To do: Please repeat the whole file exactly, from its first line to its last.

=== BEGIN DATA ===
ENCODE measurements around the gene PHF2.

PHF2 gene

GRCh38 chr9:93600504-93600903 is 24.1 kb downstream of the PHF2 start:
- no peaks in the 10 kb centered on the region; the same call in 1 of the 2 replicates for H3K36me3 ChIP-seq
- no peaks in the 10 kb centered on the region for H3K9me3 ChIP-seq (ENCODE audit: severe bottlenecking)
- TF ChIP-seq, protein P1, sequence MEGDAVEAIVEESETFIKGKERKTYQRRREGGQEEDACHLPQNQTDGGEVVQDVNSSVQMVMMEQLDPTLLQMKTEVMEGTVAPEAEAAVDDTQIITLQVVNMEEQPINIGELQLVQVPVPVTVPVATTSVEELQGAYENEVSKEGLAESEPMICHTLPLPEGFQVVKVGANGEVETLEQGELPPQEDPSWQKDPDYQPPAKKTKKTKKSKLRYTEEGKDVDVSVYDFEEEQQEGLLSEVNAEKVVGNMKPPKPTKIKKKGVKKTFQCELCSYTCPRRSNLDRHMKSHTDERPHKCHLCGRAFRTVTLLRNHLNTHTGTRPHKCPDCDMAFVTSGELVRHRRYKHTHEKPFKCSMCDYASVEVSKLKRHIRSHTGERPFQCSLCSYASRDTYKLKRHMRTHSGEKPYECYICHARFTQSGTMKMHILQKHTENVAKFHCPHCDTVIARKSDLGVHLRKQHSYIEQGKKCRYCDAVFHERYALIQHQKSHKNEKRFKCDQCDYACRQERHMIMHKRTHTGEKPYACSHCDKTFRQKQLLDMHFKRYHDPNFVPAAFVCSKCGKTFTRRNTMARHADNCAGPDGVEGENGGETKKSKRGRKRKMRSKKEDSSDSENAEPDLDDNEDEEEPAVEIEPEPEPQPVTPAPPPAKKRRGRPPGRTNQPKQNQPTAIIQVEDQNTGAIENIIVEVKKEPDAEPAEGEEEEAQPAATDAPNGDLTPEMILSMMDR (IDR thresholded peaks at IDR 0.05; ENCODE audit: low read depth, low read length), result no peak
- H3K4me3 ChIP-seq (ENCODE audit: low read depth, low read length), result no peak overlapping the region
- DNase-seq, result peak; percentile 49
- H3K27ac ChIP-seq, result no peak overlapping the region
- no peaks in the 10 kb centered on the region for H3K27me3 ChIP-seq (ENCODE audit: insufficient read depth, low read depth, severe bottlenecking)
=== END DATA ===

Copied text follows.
ENCODE measurements around the gene PHF2.

PHF2 gene

GRCh38 chr9:93600504-93600903 is 24.1 kb downstream of the PHF2 start:
- no peaks in the 10 kb centered on the region; the same call in 1 of the 2 replicates for H3K36me3 ChIP-seq
- no peaks in the 10 kb centered on the region for H3K9me3 ChIP-seq (ENCODE audit: severe bottlenecking)
- TF ChIP-seq, protein P1, sequence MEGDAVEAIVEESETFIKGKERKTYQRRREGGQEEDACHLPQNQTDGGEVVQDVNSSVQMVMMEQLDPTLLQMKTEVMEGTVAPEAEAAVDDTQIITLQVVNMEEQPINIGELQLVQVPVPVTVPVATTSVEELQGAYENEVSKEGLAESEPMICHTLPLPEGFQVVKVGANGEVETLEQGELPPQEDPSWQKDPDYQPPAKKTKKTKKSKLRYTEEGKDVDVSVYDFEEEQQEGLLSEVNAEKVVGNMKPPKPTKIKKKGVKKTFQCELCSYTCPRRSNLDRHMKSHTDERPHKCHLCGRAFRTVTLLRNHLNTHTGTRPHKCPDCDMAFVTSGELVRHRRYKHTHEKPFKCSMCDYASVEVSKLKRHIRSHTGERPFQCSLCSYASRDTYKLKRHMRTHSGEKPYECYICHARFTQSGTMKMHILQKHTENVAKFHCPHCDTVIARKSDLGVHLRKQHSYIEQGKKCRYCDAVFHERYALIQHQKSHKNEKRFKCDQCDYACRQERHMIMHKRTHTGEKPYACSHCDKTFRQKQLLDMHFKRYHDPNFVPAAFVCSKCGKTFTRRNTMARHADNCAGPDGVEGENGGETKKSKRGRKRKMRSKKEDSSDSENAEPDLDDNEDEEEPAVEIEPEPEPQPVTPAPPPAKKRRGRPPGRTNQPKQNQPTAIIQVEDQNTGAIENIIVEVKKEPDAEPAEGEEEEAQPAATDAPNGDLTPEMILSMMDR (IDR thresholded peaks at IDR 0.05; ENCODE audit: low read depth, low read length), result no peak
- H3K4me3 ChIP-seq (ENCODE audit: low read depth, low read length), result no peak overlapping the region
- DNase-seq, result peak; percentile 49
- H3K27ac ChIP-seq, result no peak overlapping the region
- no peaks in the 10 kb centered on the region for H3K27me3 ChIP-seq (ENCODE audit: insufficient read depth, low read depth, severe bottlenecking)